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Human, animal or tree? A sensor-based system to classify movement in forests

  • Human, animal or tree? A sensor-based system to classify movement in forests


 A research project at the Indian Institute of Science (IISc) has come up with a sensor-based platform that can pick up movements and make out whether they were caused by a human or animal intruder, or simply by vegetative movement in the background.

In forested areas, it is often important to detect intrusions by humans to prevent illegal activities such as poaching, for which sensors need to be deployed. Sensors typically induce a current flow whenever there is a change in the radiation incident on the sensor. Such a change can happen due to any movement within the sensor's field of view. But, it is often difficult to ascertain whether the movement is by human beings or animals, or is simply a movement of the vegetation due to wind. This research project attempts to make this classification.

The platform used in the study is made of Passive Infra-Red (PIR) sensors, and the operating principle is based on techniques of signal processing. The system is mounted in the form of a tower, and consists of 8 sensors. The corresponding electronics and the packaging was designed and developed at the Department of Electronic System Design (DESE), IISc. The sensors are arranged in such a way so as to differentiate between translation movement by intruders, and oscillations of the vegetation. The system focusses on animals such as dogs, wolves, leopards and tigers, which are of lesser height in comparison with a human being. By estimating the height of the “intruder”, the system can distinguish between human and animal. So effectively, for every detected signal the system needs to do two rounds of classification: first to differentiate between vegetation and non-vegetation, and then between human and animal.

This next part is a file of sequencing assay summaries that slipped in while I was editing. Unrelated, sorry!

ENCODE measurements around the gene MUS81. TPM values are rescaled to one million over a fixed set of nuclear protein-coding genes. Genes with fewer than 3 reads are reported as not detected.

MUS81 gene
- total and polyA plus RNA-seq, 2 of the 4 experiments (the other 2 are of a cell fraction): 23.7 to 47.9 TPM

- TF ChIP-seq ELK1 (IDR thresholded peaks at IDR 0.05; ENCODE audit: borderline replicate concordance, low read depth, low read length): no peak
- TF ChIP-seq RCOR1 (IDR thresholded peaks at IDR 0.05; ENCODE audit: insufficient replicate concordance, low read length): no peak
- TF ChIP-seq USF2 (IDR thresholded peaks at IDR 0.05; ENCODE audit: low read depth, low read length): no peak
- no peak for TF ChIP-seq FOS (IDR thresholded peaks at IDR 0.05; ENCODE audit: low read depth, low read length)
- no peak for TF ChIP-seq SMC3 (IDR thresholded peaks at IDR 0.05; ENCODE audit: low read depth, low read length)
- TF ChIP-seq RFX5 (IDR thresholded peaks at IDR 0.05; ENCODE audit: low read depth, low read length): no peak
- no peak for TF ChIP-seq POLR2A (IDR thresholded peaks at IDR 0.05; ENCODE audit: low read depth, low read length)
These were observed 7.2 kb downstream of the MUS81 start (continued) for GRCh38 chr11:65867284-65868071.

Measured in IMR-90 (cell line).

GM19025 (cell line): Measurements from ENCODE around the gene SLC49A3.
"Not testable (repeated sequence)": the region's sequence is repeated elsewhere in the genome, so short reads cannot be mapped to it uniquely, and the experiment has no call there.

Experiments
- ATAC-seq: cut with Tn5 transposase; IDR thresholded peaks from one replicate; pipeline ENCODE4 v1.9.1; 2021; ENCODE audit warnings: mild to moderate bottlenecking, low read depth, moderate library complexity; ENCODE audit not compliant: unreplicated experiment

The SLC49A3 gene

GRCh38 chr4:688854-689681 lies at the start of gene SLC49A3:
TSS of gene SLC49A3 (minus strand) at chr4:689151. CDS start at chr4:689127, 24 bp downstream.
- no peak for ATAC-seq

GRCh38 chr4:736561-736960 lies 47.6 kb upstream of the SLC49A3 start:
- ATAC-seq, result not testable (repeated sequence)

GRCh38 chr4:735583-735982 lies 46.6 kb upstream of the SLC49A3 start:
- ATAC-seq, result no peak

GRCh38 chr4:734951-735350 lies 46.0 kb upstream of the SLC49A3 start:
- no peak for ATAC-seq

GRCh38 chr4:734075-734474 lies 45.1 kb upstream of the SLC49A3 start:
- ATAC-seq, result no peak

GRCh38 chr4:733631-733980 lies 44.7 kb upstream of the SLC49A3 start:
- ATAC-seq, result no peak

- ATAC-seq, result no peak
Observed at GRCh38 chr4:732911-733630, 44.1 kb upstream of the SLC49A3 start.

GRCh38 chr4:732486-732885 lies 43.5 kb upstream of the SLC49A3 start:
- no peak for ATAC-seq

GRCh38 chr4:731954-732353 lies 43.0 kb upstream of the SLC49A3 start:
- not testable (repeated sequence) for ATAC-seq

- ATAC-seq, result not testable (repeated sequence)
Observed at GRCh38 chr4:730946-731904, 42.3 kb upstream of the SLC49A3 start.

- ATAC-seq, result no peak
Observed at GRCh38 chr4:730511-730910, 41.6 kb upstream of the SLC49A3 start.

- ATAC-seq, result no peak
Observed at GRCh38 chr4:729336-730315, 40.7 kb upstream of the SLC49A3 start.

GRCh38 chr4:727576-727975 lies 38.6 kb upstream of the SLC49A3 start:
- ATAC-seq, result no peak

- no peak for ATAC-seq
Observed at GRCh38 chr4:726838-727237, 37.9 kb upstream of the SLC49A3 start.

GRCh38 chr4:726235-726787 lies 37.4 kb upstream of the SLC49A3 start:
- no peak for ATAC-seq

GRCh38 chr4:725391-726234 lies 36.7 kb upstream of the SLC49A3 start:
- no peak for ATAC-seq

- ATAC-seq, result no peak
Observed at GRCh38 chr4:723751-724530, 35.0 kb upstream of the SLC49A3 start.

Data can be classified into different categories by various algorithms. But for that, the data must be represented mathematically. Such a representation is called “feature vector”. In this case, the data i.e. the radiation signal, is first converted into a feature vector by using a mathematical operation called “Chirplet Decomposition”. In addition, classification algorithms perform well only after they have been provided with enough examples of data, where the classification is known. In other words, they have to use a large number of sensor signals along with the information of what caused the signal—a human, an animal or simply, vegetative movement. Ideally, such examples should come directly from the sensor observations themselves. But since such data is hard to come by in large quantities, the researchers at IISc used animation-based techniques to simulate the received signal. They created realistic animations of humans and various animals, and simulated their movements to estimate the signals generated by the sensors. Features are identified using simulated data provided to the classification algorithm. "The use of techniques borrowed from animation to generate simulated signals allowed us to design and test classification algorithms”, said Tarun Choubisa, a researcher working on the project.